Will Senate Democratic Debate Change Race?
No one lays a glove on Barnes. But one surprise winner and some terrible TMJ mikes.
The clock is ticking.
The August 9th election is just three weeks away and Lt. Governor Mandela Barnes leads in the polls with 25% of the vote in the latest Marquette University Law School poll, and Bucks executive Alex Lasry second, with 21% of those voters expressing a preference. Well behind were state treasurer , with 9% and Executive , with 7 percent.
Nelson noted that many Democrats failed to turn out in 2016, including Godlewski, which allowed Donald Trump to win the presidency and appoint three justices to U.S. Supreme Court, who proceeded to rule against abortion rights. Godlewski, in response, didn’t deny that she failed to vote, but blasted Nelson saying, “As the only woman on this stage I won’t be lectured by any men about how important this is.”
The winners in this exchange were the two leaders, Barnes and Lasry, who stayed above the fray. Barnes came off just as he probably planned, with no mistakes, solid responses, and effectively pushing his key theme, that he is the working class candidate in the race who will support unions and restore pre-Trump era tax levels on millionaires.
Lasry also leaned hard on the only accomplishment he claims, getting jobs to build the Milwaukee Bucks arena and paying workers a $15 minimum wage. Besides the fact that he has exaggerated his role in getting the minimum wage, as Urban Milwaukee has reported, the Bucks arena got a huge subsidy from the taxpayers, which made it much easier to pay higher wages. But for those unaware or unconcerned about such details, Lasry’s performance was solid and got stronger as the debate went on.
If anything may hurt Lasry, it’s an ad released that night by Nelson which portrayed Lasry as a rich “trust fund kid” from New York who is out of touch with Wisconsin and was surprised that Milwaukee had amenities you find in other big cities. It provides a preview of the kind of ad Republicans are sure to run against Lasry. But the main winner from this attack ad won’t be Nelson but Barnes, as it helps the front runner make the case that he is more electable than Lasry.
The biggest loser in the debate was WTMJ’s microphone system, which repeatedly left portions of every candidate’s speeches going too quiet at times. TMJ plans to rebroadcast the debate tonight at 6 p.m. and hopefully will work to correct that problem by then.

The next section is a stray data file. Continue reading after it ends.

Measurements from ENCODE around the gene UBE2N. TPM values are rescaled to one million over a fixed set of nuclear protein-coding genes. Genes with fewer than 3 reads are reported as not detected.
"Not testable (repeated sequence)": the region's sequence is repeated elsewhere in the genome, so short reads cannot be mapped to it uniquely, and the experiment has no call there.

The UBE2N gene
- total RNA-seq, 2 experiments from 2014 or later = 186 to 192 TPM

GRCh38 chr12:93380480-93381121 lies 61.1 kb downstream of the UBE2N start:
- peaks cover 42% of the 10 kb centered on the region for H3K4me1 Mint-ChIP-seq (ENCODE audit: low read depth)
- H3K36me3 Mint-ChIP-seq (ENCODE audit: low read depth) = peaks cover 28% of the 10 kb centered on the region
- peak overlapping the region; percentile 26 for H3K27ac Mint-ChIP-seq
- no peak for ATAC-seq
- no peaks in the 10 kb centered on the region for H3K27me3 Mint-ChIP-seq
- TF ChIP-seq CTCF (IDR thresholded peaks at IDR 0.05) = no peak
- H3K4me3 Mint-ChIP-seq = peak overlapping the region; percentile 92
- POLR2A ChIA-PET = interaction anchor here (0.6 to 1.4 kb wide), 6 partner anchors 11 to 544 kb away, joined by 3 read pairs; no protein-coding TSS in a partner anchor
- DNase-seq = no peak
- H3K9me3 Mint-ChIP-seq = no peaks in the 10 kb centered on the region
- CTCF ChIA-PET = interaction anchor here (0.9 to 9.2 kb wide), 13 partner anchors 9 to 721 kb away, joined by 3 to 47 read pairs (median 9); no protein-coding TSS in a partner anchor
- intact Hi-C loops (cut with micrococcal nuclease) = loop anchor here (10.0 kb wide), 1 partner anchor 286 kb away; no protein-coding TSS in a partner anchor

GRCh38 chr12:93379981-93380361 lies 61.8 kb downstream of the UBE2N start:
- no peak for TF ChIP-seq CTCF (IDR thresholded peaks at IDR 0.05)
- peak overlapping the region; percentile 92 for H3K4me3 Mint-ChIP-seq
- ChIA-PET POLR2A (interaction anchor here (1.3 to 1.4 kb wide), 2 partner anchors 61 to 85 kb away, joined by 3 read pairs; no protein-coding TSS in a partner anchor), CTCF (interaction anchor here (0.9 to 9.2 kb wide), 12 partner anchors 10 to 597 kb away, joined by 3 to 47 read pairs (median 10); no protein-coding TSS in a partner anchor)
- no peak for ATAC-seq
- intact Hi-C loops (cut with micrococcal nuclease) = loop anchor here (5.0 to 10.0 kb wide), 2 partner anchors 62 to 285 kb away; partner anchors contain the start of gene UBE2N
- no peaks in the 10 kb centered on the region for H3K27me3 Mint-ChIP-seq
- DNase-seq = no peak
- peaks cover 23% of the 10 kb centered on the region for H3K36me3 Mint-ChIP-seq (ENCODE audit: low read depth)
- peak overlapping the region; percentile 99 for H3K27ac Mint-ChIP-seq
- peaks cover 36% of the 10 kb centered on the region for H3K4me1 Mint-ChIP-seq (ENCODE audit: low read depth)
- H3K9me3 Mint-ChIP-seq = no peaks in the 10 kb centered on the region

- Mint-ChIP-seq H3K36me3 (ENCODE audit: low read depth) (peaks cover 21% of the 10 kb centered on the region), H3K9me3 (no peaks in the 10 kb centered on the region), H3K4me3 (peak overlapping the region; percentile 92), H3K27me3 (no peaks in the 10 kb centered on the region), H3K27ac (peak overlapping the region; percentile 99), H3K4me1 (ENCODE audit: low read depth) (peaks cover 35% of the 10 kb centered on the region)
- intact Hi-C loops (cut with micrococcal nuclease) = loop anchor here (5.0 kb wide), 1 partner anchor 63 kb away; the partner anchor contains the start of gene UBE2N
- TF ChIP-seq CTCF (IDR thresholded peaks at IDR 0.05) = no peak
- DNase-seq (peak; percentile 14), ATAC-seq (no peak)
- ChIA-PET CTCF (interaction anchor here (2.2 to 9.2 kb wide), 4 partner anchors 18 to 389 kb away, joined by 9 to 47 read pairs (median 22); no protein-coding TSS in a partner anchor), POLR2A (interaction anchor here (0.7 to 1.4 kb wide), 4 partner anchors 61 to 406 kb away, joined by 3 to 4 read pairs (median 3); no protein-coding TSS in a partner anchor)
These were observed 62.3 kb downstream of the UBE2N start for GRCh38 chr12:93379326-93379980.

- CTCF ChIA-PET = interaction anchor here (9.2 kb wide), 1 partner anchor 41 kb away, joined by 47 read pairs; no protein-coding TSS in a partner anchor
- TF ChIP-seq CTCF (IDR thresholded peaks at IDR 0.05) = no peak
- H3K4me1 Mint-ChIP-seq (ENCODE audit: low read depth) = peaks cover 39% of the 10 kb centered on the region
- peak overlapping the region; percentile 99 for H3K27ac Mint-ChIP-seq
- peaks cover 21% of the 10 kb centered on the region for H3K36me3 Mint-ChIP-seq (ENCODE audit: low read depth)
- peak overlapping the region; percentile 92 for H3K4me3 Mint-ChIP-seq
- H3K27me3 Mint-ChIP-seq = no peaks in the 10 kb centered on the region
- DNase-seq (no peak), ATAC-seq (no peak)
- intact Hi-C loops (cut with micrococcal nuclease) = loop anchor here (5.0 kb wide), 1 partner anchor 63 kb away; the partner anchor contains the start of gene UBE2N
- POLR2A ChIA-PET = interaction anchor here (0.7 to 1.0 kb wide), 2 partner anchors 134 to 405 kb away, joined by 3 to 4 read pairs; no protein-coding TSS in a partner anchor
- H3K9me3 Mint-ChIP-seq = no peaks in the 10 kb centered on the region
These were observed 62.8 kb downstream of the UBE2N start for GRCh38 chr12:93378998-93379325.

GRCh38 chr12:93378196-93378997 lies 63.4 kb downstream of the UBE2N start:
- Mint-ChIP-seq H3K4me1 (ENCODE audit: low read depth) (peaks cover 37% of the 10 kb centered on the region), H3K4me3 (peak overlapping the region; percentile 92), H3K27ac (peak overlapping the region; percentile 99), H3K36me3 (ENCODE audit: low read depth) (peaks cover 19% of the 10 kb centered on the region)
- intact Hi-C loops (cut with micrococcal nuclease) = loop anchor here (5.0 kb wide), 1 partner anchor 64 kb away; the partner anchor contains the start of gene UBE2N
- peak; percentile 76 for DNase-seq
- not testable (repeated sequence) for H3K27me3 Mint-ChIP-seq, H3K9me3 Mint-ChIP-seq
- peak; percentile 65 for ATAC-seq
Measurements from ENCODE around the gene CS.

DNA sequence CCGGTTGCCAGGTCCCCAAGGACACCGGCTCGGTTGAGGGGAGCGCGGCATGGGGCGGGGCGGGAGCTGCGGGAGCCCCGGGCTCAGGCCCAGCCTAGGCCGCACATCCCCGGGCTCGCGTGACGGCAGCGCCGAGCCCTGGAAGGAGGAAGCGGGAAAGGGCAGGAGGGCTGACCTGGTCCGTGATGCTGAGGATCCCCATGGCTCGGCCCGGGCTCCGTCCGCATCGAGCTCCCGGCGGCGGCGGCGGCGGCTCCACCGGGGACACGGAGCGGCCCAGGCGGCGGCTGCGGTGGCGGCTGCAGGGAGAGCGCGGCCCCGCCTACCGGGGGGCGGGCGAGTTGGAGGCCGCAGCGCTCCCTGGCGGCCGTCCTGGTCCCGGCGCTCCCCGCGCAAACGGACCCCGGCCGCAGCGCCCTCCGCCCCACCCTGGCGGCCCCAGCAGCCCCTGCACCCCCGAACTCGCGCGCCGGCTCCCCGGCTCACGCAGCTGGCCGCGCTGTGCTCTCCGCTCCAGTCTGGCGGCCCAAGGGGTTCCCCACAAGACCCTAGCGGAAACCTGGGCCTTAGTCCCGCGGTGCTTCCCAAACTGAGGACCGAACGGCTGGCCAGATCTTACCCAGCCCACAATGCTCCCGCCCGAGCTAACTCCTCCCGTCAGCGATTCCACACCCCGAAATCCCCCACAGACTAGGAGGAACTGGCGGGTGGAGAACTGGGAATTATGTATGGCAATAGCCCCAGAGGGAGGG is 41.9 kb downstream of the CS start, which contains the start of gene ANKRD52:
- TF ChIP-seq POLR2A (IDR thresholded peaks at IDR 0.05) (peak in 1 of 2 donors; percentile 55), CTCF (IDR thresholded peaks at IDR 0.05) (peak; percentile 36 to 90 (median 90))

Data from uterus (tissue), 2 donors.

From a news perspective, the main headline was that Barnes confirmed he would support using federal land to perform abortions. Lasry, Godlewski and Nelson all said they would support banning the sale of assault weapons if elected. And Nelson said he wanted to nationalize oil companies as a means to prevent profiteering by the companies.
Meanwhile the latest campaign fundraising reports filed with the Federal Elections Commission show incumbent Republican U.S. Senator Ron Johnson and Lasry raised the most between April 1 and June 30, as Wisconsin Public Radio reported.
Johnson raised $6.2 million, spent just more than $6.2 million during that period and ended with $3.6 million cash on hand. Lasry brought in $7 million, nearly all of it ($6.5 million) loans from Lasry himself, while he spent $6.7 million during that time and ended about $1.3 million cash on hand. Barnes raised more than $2.1 million, spent more than $2.2 million and was left with nearly $1.5 million cash on hand. Godlewski raised more than $1.5 million but $660,000 of it was loan to her own campaign, while she spent more than $2.7 million was left with about $464,000. Nelson raised $227,464, spent $535,560 and was left with $241,666 cash on hand. Olikara raised $97,884, spent $112,942 and ended the period with $144,234 left.
The figures show Lasry has spent an enormous sum — three times more than Barnes during the period — and Godlewski spent more than Barnes, but both have yet to catch up to the leading Democrat. Meanwhile Barnes is left with more cash on hand than any other Democratic candidate, which is more good news for him.
- Bernie Sanders Endorses Barnes for US Senate - Rich Kremer - Jul 18th, 2022
- Murphy’s Law: Will Senate Democratic Debate Change Race? - Bruce Murphy - Jul 18th, 2022
- Small Business Owners Grill Democratic Senate Candidates - Erik Gunn - Jun 28th, 2022
- Murphy’s Law: Which Democrat Can Beat Ron Johnson? - Bruce Murphy - Jun 20th, 2022
- Op Ed: GOP Needs Alternative to Ron Johnson - David Irwin - Feb 9th, 2022
- Lasry, Godlewski Spend Heavily on Campaigns - Shawn Johnson - Feb 2nd, 2022
- Ron Johnson Dramatically Underperforms in First Finance Report Since Announcing for Reelection - Lt. Gov. Mandela Barnes - Feb 1st, 2022
- Re-election Bid Just the Latest Lie From Ron Johnson - A Better Wisconsin Together - Jan 10th, 2022
- Alex Lasry Releases New Digital Ad Targeting Ron Johnson - Alex Lasry - Jan 10th, 2022
- Ron Johnson Explains Run For Reelection - Laurel White - Jan 9th, 2022
Read more about 2022 U.S. Senate Race here